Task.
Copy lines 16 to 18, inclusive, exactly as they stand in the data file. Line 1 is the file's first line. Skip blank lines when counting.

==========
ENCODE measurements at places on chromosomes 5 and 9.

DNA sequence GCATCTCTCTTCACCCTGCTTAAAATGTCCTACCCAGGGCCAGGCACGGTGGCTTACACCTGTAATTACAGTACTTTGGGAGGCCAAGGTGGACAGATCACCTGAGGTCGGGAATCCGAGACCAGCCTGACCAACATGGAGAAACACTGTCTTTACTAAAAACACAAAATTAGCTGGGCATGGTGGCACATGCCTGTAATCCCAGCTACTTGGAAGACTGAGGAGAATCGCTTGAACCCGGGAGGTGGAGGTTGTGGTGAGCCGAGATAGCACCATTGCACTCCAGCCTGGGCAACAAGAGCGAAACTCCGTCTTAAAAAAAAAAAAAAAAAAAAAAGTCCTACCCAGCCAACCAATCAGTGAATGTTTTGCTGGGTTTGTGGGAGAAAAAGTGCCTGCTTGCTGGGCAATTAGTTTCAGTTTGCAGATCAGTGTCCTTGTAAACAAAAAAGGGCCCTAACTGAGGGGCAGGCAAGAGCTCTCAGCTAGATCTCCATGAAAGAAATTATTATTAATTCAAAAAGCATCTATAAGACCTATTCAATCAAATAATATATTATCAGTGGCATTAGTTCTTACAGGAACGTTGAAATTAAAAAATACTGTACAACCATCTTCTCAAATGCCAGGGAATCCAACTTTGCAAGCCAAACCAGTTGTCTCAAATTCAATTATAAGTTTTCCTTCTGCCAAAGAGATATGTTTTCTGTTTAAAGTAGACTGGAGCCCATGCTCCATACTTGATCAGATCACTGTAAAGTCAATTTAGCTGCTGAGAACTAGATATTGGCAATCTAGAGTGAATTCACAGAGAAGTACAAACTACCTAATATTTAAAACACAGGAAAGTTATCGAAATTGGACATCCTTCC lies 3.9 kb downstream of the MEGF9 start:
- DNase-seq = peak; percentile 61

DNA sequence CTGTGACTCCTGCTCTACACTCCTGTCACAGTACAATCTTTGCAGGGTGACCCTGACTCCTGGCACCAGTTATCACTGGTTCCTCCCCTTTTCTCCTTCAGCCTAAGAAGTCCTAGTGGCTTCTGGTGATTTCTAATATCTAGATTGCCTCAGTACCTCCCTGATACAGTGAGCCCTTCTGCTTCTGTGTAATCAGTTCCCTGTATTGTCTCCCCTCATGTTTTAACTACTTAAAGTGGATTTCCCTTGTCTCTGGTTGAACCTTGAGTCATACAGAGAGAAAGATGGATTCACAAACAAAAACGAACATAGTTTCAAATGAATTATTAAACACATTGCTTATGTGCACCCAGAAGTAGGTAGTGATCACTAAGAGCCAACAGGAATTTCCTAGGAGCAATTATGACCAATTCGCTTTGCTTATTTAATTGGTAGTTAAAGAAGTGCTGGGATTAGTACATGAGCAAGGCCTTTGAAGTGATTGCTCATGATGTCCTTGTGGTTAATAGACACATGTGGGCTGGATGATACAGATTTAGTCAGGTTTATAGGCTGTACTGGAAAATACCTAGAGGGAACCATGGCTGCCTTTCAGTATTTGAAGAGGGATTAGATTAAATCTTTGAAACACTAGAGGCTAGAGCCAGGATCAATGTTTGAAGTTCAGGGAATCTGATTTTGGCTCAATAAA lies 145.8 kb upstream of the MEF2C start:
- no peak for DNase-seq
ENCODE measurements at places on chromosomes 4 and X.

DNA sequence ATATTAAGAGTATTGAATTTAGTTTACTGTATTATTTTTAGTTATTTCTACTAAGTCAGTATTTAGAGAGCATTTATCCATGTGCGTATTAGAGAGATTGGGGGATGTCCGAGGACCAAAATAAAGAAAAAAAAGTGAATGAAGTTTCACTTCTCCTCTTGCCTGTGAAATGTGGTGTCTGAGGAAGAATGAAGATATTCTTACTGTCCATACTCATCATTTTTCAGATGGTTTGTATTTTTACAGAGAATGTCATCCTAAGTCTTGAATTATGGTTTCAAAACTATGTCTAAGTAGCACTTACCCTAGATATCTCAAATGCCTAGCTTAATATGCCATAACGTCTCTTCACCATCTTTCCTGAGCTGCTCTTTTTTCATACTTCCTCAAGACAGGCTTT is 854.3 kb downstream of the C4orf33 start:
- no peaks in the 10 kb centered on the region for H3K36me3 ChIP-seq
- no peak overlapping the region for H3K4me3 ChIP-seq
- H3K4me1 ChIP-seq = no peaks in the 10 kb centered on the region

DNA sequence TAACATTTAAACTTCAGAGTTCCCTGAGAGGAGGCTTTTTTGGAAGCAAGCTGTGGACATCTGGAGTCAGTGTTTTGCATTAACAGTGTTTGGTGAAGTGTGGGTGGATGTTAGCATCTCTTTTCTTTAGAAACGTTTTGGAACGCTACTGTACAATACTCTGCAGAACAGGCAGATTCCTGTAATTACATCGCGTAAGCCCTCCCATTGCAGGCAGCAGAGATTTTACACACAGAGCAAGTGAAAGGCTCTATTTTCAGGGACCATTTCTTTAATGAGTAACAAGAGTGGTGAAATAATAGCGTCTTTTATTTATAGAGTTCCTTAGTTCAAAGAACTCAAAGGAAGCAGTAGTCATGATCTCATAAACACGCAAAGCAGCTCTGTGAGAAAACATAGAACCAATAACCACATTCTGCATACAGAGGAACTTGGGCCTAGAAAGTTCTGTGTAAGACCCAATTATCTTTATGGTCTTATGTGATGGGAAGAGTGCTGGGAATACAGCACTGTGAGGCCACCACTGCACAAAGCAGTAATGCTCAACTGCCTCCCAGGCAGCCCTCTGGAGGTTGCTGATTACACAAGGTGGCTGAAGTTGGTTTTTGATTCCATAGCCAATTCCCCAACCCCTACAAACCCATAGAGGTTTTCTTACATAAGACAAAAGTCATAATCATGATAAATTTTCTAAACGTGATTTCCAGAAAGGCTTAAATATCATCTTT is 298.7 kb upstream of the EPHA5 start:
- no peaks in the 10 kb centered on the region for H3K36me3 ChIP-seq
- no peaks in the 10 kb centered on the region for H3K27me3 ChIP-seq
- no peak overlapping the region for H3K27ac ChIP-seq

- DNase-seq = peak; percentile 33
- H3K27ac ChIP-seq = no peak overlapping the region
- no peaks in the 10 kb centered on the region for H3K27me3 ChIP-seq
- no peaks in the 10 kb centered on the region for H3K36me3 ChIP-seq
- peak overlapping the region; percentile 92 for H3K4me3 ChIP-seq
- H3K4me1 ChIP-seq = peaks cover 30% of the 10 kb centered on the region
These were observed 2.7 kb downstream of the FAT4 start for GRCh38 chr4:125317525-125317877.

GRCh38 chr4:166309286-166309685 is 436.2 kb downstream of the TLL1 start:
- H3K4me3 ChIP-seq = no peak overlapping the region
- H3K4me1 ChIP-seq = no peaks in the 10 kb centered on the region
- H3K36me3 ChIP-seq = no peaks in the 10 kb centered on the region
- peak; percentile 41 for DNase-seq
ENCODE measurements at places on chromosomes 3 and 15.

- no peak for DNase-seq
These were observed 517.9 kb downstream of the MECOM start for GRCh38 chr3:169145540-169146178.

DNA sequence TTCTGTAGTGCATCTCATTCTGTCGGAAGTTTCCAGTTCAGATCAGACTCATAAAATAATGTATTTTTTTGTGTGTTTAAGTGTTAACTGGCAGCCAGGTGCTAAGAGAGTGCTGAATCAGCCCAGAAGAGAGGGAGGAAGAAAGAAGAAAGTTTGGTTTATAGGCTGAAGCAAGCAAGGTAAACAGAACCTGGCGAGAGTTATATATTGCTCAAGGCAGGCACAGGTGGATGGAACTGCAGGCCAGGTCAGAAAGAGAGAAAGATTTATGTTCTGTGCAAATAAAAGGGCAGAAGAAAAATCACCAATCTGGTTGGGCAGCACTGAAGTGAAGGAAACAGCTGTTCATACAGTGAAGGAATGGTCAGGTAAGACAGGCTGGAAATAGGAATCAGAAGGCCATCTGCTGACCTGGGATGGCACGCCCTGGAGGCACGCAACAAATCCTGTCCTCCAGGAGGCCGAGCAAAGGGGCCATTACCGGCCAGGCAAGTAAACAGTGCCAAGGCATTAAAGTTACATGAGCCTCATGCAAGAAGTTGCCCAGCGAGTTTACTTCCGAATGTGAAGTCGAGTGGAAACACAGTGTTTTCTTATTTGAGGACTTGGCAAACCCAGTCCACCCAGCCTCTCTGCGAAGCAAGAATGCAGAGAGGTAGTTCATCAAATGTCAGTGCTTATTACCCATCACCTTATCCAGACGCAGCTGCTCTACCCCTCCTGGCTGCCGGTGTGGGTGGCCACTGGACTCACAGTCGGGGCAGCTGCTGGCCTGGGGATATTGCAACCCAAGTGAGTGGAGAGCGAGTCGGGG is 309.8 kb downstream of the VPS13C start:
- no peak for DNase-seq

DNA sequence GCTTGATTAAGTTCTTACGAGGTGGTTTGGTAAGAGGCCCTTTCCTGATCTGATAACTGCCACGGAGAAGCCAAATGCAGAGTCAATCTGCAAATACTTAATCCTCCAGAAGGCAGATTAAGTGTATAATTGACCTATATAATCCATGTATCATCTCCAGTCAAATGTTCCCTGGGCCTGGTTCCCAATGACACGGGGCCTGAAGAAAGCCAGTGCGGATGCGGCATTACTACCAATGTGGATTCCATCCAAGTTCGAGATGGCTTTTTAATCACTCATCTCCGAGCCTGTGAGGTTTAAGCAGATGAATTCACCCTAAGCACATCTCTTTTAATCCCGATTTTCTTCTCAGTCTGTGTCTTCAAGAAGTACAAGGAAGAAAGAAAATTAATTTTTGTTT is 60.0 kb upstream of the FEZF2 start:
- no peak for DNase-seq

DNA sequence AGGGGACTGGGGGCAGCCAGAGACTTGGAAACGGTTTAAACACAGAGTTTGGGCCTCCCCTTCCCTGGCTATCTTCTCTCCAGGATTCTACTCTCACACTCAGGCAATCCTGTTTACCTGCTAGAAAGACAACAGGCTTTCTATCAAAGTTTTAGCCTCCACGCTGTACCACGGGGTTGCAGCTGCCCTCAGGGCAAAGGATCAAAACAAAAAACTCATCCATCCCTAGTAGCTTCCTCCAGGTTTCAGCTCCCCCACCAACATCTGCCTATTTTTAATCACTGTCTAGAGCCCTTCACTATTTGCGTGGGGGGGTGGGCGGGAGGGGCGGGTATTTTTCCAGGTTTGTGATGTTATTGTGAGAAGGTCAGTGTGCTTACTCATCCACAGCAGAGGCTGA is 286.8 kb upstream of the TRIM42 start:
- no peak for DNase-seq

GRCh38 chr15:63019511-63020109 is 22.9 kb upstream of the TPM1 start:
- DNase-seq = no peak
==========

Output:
- H3K27ac ChIP-seq = no peak overlapping the region
- no peaks in the 10 kb centered on the region for H3K27me3 ChIP-seq
- no peaks in the 10 kb centered on the region for H3K36me3 ChIP-seq